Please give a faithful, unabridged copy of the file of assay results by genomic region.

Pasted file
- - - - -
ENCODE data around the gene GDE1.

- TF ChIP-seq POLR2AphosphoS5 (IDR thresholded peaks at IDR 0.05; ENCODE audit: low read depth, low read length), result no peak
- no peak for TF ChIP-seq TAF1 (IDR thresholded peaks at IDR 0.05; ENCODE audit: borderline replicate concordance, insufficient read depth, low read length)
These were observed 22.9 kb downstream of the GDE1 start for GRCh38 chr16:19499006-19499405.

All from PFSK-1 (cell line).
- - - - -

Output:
ENCODE data around the gene GDE1.

- TF ChIP-seq POLR2AphosphoS5 (IDR thresholded peaks at IDR 0.05; ENCODE audit: low read depth, low read length), result no peak
- no peak for TF ChIP-seq TAF1 (IDR thresholded peaks at IDR 0.05; ENCODE audit: borderline replicate concordance, insufficient read depth, low read length)
These were observed 22.9 kb downstream of the GDE1 start for GRCh38 chr16:19499006-19499405.

All from PFSK-1 (cell line).